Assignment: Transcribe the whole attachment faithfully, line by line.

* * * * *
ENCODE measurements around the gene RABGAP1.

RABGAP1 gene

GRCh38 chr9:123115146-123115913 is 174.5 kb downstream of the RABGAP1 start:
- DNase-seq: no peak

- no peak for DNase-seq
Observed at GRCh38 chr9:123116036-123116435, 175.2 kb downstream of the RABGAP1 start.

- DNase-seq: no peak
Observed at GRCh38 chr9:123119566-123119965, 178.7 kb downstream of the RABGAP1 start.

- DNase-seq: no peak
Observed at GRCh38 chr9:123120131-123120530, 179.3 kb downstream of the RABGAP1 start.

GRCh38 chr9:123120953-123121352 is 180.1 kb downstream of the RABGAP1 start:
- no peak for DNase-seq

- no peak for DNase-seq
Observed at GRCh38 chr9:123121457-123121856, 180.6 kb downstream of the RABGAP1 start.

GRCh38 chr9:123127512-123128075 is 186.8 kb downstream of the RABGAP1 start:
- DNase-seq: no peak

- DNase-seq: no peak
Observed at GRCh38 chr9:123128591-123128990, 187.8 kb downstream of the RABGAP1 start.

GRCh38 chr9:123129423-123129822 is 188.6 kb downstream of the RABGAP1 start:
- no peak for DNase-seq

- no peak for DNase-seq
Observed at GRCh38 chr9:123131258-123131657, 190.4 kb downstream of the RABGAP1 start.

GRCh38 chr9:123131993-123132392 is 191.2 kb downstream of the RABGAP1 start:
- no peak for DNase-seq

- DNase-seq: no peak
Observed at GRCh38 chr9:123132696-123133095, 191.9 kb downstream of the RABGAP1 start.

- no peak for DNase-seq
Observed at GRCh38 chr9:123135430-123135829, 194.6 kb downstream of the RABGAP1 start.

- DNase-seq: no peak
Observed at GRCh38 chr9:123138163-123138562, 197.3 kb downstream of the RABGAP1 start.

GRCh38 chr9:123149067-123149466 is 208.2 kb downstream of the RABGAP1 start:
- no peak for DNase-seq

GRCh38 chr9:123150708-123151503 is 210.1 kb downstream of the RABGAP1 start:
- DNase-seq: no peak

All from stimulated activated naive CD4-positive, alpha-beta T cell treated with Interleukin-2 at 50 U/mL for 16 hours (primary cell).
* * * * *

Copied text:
ENCODE measurements around the gene RABGAP1.

RABGAP1 gene

GRCh38 chr9:123115146-123115913 is 174.5 kb downstream of the RABGAP1 start:
- DNase-seq: no peak

- no peak for DNase-seq
Observed at GRCh38 chr9:123116036-123116435, 175.2 kb downstream of the RABGAP1 start.

- DNase-seq: no peak
Observed at GRCh38 chr9:123119566-123119965, 178.7 kb downstream of the RABGAP1 start.

- DNase-seq: no peak
Observed at GRCh38 chr9:123120131-123120530, 179.3 kb downstream of the RABGAP1 start.

GRCh38 chr9:123120953-123121352 is 180.1 kb downstream of the RABGAP1 start:
- no peak for DNase-seq

- no peak for DNase-seq
Observed at GRCh38 chr9:123121457-123121856, 180.6 kb downstream of the RABGAP1 start.

GRCh38 chr9:123127512-123128075 is 186.8 kb downstream of the RABGAP1 start:
- DNase-seq: no peak

- DNase-seq: no peak
Observed at GRCh38 chr9:123128591-123128990, 187.8 kb downstream of the RABGAP1 start.

GRCh38 chr9:123129423-123129822 is 188.6 kb downstream of the RABGAP1 start:
- no peak for DNase-seq

- no peak for DNase-seq
Observed at GRCh38 chr9:123131258-123131657, 190.4 kb downstream of the RABGAP1 start.

GRCh38 chr9:123131993-123132392 is 191.2 kb downstream of the RABGAP1 start:
- no peak for DNase-seq

- DNase-seq: no peak
Observed at GRCh38 chr9:123132696-123133095, 191.9 kb downstream of the RABGAP1 start.

- no peak for DNase-seq
Observed at GRCh38 chr9:123135430-123135829, 194.6 kb downstream of the RABGAP1 start.

- DNase-seq: no peak
Observed at GRCh38 chr9:123138163-123138562, 197.3 kb downstream of the RABGAP1 start.

GRCh38 chr9:123149067-123149466 is 208.2 kb downstream of the RABGAP1 start:
- no peak for DNase-seq

GRCh38 chr9:123150708-123151503 is 210.1 kb downstream of the RABGAP1 start:
- DNase-seq: no peak

All from stimulated activated naive CD4-positive, alpha-beta T cell treated with Interleukin-2 at 50 U/mL for 16 hours (primary cell).